Bias, Burnout, Race: What Physicians Told Us About the Issues

Carol Peckham


January 10, 2017

In This Article

Other Lifestyle Factors and Race/Ethnicity

Race/Ethnicity and Spiritual or Religious Belief?

Nearly all Filipino (91%) and black/African American (88%) respondents reported that they have spiritual or religious beliefs, followed by Hispanic/Latino respondents (79%). The lowest percentages occurred among self-identified Chinese (48%), Japanese (51%), and Vietnamese (61%) respondents.

Race/Ethnicity and Political Leaning.

Respondents were asked whether they are socially conservative or liberal. The most liberal physicians identified themselves as Japanese (69%) or black/African American (68%). Filipino (46%) or other Asian (49%) physicians were the least likely to identify as liberal though still only about half identified as conservative. About 60% of all of the other groups reported being socially liberal.

Race/Ethnicity and Healthy Exercise (at Least Twice a Week)

Race/ethnicity does not appear to have any strong relationship to frequency of exercise among physicians. The respondents most likely to exercise at least twice a week identified themselves as white/Caucasian (69%) or Japanese (67%). The lowest percentages were found among respondents who described themselves as other Asian (58%) and Korean or black/African American (both at 59%).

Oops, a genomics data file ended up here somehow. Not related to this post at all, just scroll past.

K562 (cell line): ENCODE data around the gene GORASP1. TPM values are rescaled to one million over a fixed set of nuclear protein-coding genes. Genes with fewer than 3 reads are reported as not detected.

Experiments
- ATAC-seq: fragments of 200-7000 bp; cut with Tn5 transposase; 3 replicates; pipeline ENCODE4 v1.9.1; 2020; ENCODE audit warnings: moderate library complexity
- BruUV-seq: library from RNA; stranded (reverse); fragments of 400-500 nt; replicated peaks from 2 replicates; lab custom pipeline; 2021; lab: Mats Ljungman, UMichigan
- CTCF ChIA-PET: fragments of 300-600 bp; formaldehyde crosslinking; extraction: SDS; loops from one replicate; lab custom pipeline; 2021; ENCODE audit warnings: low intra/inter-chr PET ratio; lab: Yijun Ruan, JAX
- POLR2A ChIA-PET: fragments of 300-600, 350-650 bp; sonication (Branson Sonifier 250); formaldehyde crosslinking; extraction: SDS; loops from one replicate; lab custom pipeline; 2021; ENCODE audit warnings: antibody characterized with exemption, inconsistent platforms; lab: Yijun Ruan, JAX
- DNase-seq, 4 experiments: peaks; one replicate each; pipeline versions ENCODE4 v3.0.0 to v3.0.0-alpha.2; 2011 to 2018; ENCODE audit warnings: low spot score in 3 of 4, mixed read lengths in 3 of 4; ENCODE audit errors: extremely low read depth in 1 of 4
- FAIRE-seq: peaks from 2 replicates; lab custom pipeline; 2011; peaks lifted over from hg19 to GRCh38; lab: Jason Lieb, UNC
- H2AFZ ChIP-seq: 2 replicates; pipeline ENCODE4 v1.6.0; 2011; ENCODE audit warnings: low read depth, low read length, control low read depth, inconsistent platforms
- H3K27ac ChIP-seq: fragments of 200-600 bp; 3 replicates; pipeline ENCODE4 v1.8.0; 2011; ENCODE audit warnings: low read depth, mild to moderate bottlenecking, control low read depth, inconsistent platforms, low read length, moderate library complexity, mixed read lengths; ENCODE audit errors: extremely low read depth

Race/Ethnicity and Weight

Race does appear to have a relationship to weight. In a 2016 study of all American adults by the Robert Wood Johnson Foundation, 47.8% of blacks, 42.5% of Latinos, and 32.6% of whites were obese.[25] The highest percentages of physician respondents in the Medscape survey who said that they are overweight or obese followed suit: black/African American (52%), Hispanic/Latino (49%), and white/Caucasian (44%). When looking at rates of obesity alone, however, these physicians do better than their patients. Only 16% of black/African American, 12% of Hispanic/Latino, and 9% of white/Caucasian physicians are obese (Figure 5). In the Medscape survey, self-described Asian respondents were the least likely to report that they are overweight or obese, with the lowest percentages seen in physicians who reported as Vietnamese (17% and 4%, respectively) and Chinese (26% and 3%). (The Robert Wood Johnson study did not break out rates among Asian Americans.)

Figure 5. Percentage overweight and obese by race/ethnicity.

Race/Ethnicity and Alcohol Use (At Least One Drink per Day)

In general, reported alcohol use among physicians is low. Respondents who most often indicated that they drink one or more alcoholic beverages per day identified themselves as white/Caucasian (22%). Japanese and Korean physicians followed at 17% and 15%, respectively. Physicians who described themselves as other Asian or Filipino were least likely to report alcohol use, at 8%.

Race/Ethnicity and Sufficient Income and Assets

The highest percentages of respondents who believe that their finances are sufficient to support life goals described themselves as Japanese (72%). They were followed by white/Caucasian (59%), Filipino (57%), and Chinese (54%) physicians. Only 43% of self-identified Korean and 46% of black/African American respondents reported sufficient income and assets, although a relatively high percentage of the latter group (42%) believed that the situation would improve.


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